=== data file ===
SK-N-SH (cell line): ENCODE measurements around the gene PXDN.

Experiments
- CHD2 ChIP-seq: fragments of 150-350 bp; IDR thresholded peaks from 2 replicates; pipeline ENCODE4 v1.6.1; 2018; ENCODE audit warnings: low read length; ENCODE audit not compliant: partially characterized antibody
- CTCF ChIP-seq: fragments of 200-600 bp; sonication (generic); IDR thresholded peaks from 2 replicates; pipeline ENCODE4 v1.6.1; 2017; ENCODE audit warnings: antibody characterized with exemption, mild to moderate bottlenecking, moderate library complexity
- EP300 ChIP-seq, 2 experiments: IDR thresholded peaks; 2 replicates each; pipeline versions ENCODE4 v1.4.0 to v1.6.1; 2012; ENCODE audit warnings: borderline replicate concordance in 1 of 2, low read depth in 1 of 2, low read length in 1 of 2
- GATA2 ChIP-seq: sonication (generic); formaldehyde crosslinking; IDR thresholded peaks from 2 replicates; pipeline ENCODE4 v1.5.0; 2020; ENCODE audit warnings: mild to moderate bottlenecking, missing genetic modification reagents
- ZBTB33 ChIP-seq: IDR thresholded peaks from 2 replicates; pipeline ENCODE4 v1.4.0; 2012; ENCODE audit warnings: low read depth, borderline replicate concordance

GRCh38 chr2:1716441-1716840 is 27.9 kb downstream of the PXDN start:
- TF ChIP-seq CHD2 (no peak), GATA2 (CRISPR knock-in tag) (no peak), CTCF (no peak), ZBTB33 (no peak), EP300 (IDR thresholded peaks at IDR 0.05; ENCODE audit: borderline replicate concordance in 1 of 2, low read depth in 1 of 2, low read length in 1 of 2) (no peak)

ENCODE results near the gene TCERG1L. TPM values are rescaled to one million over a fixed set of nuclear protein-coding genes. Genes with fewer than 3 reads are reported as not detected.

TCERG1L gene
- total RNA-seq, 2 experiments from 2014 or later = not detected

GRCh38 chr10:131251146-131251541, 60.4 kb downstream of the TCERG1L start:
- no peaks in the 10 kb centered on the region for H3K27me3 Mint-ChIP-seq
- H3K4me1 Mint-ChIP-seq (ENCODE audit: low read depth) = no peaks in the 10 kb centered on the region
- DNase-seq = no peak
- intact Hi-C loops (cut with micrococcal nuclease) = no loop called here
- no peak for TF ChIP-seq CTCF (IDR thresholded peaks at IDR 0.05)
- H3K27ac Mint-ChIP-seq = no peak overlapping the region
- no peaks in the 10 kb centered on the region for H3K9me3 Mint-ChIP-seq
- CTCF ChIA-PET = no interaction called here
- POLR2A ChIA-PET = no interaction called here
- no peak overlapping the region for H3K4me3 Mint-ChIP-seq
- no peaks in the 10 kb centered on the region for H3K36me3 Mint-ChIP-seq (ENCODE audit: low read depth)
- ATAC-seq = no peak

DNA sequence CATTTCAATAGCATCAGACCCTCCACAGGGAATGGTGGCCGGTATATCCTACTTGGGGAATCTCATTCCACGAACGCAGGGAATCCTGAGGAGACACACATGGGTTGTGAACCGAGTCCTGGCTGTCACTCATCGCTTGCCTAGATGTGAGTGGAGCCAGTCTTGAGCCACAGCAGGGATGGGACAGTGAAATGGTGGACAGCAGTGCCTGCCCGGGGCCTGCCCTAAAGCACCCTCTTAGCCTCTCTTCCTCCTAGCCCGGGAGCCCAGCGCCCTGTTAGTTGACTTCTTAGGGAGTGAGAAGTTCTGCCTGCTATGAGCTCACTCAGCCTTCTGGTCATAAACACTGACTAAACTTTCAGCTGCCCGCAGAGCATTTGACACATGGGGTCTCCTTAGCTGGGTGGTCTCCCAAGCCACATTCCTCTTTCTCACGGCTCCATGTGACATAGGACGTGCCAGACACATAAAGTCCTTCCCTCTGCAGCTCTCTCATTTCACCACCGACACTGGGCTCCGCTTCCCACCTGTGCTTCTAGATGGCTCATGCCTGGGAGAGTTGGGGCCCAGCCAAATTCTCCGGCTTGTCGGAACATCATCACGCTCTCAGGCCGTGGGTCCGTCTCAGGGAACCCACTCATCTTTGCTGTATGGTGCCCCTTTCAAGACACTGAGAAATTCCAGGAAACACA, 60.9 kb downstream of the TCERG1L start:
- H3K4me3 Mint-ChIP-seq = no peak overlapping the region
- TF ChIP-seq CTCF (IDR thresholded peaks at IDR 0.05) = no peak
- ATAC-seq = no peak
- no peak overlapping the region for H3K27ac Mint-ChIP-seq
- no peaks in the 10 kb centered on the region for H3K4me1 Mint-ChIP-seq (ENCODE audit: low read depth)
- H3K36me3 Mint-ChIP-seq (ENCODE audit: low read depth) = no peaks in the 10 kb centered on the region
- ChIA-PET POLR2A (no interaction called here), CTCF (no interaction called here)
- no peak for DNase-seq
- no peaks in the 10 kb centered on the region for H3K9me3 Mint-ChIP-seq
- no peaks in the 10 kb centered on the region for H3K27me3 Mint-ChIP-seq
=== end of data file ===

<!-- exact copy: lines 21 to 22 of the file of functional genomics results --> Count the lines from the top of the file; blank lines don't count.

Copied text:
- CTCF ChIA-PET = no interaction called here
- POLR2A ChIA-PET = no interaction called here